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Survey: Why Do People Delay Dental Care?

By Insurance Industry Expert & Author
Updated on

Young adults worry about painful treatment while seniors put off by out-of-pocket costs

During the height of the COVID-19 pandemic, many dental offices across the nation were closed. Even after they re-opened, there were many Americans delaying dental care. In some cases, job loss from the pandemic's effect on the economy resulted in the discontinuation of employer-provided dental benefits. Regardless of the reason, putting off necessary dental care presents a risk of deteriorated oral health since conditions may worsen or contribute to additional problems with the teeth or gums.

In the interests of exploring the matter more fully, DentalInsurance.com commissioned a nationwide survey investigating multiple factors that may lurk behind postponed dental care. Specifically, the survey asked over 1,200 people across the U.S., "What issues have made you put off dental work?" Respondents could choose one or more of the following answers:

  • High out-of-pocket costs
  • Fear it will be painful
  • Lack of insurance
  • Dental plan won't cover
  • Time-off needed for recovery
  • Your preferred dentist is out-of-network

If none of the answers applied, respondents could select "none of the above."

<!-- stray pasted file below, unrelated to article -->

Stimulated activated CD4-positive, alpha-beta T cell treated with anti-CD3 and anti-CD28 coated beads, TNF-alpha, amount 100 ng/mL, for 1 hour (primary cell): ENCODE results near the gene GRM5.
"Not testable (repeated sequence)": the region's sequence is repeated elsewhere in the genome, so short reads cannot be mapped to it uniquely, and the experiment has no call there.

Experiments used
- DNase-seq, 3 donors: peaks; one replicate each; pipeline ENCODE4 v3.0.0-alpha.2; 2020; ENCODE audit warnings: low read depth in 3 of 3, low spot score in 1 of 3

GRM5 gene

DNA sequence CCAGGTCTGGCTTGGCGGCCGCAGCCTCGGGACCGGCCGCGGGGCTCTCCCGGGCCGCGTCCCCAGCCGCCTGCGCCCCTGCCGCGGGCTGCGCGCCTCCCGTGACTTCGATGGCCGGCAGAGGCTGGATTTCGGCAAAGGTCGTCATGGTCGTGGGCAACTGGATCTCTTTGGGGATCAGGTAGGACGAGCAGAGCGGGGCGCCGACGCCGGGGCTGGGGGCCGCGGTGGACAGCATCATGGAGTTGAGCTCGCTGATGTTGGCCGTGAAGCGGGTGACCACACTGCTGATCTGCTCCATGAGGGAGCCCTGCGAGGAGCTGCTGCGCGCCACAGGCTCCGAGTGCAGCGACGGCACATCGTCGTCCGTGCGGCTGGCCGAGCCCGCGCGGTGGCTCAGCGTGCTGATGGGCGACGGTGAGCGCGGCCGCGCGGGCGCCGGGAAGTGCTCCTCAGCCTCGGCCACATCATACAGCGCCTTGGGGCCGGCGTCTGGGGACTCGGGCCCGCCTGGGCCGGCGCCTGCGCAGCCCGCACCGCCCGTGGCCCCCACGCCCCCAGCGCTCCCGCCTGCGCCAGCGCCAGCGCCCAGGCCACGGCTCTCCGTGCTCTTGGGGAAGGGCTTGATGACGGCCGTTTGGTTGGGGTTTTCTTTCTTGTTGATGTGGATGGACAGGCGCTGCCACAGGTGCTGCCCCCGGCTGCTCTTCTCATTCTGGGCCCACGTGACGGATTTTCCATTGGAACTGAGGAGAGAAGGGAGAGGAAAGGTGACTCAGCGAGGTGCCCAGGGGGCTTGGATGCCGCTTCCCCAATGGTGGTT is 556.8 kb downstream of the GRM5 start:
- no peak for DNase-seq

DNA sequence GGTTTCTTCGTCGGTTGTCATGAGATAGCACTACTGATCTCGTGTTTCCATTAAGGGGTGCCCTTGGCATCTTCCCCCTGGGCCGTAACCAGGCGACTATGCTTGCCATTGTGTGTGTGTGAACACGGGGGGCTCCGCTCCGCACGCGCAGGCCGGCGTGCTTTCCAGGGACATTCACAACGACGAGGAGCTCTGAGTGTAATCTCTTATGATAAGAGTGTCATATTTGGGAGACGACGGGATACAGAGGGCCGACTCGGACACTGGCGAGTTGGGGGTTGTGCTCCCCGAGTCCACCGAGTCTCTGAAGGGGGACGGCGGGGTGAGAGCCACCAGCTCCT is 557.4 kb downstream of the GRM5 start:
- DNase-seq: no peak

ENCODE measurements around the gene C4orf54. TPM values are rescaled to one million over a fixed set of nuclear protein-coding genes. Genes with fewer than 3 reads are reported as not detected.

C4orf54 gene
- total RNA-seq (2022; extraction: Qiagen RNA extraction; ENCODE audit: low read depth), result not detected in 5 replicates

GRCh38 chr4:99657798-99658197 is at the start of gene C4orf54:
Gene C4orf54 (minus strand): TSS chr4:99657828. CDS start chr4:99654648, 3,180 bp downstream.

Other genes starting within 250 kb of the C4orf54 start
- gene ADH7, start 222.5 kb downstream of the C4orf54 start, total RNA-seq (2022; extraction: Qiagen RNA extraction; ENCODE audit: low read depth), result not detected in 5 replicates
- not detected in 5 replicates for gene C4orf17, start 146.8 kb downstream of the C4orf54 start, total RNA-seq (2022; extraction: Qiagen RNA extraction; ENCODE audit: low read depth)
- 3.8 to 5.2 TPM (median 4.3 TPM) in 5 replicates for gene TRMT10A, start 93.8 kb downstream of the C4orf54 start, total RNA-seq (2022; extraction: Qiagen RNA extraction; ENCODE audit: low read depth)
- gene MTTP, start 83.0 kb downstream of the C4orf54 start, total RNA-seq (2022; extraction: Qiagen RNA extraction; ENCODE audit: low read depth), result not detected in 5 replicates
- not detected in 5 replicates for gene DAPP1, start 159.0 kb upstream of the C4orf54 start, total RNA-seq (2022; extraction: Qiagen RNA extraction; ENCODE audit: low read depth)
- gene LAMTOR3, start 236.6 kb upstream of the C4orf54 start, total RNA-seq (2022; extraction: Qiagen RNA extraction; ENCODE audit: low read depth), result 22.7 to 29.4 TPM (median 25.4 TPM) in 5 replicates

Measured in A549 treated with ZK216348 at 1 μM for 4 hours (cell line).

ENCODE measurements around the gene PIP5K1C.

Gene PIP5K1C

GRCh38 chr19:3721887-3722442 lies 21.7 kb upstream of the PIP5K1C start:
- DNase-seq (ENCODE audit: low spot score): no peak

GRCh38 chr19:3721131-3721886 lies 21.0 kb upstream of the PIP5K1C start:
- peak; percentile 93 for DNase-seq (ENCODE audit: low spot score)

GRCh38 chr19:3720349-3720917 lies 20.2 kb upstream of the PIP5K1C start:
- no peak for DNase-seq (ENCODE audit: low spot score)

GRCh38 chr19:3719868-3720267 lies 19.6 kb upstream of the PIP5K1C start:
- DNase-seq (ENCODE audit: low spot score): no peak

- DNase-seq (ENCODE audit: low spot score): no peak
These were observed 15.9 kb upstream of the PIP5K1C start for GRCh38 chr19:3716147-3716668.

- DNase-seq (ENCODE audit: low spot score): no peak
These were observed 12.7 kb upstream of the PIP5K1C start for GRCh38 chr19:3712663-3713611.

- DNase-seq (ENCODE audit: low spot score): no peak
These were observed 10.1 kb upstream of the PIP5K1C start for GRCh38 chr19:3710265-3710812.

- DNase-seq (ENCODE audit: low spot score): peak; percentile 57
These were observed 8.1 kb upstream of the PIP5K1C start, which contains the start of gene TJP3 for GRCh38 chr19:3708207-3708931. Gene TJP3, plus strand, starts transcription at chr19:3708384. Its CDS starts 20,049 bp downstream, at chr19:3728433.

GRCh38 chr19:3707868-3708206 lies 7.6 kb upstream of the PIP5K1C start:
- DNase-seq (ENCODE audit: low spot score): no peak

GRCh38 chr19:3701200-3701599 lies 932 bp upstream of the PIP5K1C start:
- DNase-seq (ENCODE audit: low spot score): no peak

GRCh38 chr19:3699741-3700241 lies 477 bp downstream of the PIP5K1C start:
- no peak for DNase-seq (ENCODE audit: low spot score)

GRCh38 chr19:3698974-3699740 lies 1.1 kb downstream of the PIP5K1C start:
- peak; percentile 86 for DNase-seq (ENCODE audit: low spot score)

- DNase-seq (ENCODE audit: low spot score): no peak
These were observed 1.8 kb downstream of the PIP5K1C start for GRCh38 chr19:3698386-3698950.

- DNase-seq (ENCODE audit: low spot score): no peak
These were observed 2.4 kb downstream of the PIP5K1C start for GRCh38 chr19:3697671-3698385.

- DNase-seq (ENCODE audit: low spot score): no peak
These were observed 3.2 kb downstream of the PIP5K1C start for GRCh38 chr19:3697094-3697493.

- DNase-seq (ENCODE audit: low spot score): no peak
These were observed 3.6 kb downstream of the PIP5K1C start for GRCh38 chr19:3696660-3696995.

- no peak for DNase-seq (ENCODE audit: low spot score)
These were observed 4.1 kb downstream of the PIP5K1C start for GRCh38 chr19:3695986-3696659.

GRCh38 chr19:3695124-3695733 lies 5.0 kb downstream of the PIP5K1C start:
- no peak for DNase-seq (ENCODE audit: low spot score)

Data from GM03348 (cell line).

Over half of respondents (59.5 percent) indicated that none of the survey's options had resulted in a delay of dental care. Of the remaining 40.5 percent, postponement reasons ranked as follows:

High Out-of-Pocket Costs

High out-of-pocket costs was the number one reason for delaying dental care and was selected by one-in-five survey respondents. Expensive out-of-pocket costs for someone with dental insurance may occur from causes such as:

  • An out-of-network dentist is used
  • The dental plan does not cover the service provided
  • Coverage for the service is marginal
  • The plan has a low limit on how much the insurance company will pay for care annually
  • The plan has an unexpired waiting period before the service is covered

High out-of-pocket costs are best avoided during the shopping period for a dental insurance plan. Once consumers are enrolled in a plan, they are subject to coverage conditions of that dental policy. Reviewing a dental plan's summary of benefits prior to enrollment is essential because it will:

  • Confirm coverage of a given procedure (such as a crown or root canal)
  • Specify the out-of-pocket obligations for the service (usually a flat fee copayment or a co-insurance charge representing a percentage of the total cost of a procedure) including rules regarding in-network and out-of-network dentists
  • Alert the consumer to any waiting period that will delay coverage for a specific service

A consumer cannot assume all dental care will be covered by a dental insurance plan because dental insurance does not have standardized benefits. Consequently, the review of benefits is a necessary task when a consumer is investigating what coverage represents the best match for his or her oral health circumstances and budget. The nationwide survey results reflected these realities. For example, about one-in-ten respondents indicated postponed dental care because their dental plan did not cover the treatment and 4 percent reported care was delayed because their dentists were out-of-network. For those without dental coverage, 13 percent delayed care because of an absence of insurance.